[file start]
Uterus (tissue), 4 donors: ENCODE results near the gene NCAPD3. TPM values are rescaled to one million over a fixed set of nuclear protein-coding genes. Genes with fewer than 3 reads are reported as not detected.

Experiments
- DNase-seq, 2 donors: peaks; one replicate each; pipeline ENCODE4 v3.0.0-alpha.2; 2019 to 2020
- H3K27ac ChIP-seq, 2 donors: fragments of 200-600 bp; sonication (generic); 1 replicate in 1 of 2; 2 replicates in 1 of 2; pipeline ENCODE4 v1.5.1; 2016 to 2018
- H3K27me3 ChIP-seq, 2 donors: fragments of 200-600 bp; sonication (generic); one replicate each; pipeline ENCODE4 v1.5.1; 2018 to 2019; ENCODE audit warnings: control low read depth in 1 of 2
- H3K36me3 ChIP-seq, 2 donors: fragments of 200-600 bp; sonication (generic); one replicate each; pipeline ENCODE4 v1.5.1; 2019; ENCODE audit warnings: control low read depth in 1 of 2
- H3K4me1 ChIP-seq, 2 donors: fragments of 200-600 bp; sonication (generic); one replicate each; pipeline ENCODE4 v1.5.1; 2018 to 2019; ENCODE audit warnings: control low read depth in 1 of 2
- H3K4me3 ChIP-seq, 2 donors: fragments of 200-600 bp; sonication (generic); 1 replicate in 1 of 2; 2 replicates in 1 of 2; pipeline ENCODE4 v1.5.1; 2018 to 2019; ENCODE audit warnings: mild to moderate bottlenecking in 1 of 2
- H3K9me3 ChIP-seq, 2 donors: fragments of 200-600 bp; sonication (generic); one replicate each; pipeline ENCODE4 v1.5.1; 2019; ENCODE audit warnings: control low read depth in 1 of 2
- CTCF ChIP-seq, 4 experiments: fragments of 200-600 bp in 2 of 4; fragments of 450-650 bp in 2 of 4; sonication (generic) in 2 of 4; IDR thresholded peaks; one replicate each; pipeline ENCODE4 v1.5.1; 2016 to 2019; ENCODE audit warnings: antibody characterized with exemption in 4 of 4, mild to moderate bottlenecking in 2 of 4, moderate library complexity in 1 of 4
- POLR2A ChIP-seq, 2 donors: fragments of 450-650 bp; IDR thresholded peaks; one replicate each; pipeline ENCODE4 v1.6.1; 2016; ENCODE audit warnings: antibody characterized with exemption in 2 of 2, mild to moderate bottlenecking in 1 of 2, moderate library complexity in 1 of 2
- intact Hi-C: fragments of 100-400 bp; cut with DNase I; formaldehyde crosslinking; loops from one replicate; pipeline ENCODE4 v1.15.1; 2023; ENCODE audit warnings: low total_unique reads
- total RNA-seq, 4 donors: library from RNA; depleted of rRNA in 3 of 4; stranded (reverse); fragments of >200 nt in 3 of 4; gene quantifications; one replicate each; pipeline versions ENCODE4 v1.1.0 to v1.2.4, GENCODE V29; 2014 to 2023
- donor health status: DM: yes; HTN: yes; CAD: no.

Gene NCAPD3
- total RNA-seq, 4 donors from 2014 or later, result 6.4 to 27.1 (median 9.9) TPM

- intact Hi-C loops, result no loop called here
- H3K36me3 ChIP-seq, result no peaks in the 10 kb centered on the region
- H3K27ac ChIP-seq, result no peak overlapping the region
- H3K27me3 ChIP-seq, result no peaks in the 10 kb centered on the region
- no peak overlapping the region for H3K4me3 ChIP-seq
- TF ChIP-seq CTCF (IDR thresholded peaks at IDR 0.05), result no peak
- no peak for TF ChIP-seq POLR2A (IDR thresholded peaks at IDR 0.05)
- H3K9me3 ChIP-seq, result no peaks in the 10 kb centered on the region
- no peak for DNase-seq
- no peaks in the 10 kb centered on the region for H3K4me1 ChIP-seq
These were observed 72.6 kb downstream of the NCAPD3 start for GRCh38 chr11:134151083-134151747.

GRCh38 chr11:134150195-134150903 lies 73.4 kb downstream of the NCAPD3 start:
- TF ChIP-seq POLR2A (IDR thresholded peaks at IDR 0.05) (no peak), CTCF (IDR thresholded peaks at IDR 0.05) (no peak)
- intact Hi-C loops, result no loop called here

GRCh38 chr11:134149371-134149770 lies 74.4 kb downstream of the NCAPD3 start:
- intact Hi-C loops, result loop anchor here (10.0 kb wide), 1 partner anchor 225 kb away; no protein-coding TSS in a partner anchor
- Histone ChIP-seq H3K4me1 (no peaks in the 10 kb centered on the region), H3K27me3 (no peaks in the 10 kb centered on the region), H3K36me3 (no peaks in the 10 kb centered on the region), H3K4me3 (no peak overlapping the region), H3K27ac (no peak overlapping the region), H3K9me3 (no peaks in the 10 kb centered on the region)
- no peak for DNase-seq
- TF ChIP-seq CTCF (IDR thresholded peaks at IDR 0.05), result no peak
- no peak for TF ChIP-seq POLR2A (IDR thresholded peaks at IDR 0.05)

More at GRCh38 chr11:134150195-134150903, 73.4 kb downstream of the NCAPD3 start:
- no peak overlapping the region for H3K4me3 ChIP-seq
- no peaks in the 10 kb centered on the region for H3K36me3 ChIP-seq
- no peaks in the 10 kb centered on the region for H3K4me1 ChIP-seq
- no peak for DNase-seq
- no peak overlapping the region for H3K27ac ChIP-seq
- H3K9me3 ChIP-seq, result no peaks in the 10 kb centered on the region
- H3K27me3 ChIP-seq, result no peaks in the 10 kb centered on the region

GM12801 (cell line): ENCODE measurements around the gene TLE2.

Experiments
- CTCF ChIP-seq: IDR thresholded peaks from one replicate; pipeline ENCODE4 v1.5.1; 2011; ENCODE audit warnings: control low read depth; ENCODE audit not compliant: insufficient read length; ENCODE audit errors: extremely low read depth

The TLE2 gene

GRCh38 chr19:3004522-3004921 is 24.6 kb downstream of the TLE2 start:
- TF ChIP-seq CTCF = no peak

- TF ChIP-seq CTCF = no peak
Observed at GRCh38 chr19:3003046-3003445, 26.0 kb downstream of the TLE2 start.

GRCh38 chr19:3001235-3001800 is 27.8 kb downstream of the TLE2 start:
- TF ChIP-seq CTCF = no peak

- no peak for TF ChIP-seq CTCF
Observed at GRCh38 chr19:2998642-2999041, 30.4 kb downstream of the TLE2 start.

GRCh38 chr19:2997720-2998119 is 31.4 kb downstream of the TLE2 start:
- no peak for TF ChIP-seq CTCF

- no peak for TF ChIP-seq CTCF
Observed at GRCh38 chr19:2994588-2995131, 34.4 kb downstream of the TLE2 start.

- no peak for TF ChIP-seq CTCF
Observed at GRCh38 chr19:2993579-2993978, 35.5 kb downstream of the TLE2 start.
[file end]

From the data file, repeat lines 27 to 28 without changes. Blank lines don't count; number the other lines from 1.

These were observed 72.6 kb downstream of the NCAPD3 start for GRCh38 chr11:134151083-134151747.

GRCh38 chr11:134150195-134150903 lies 73.4 kb downstream of the NCAPD3 start: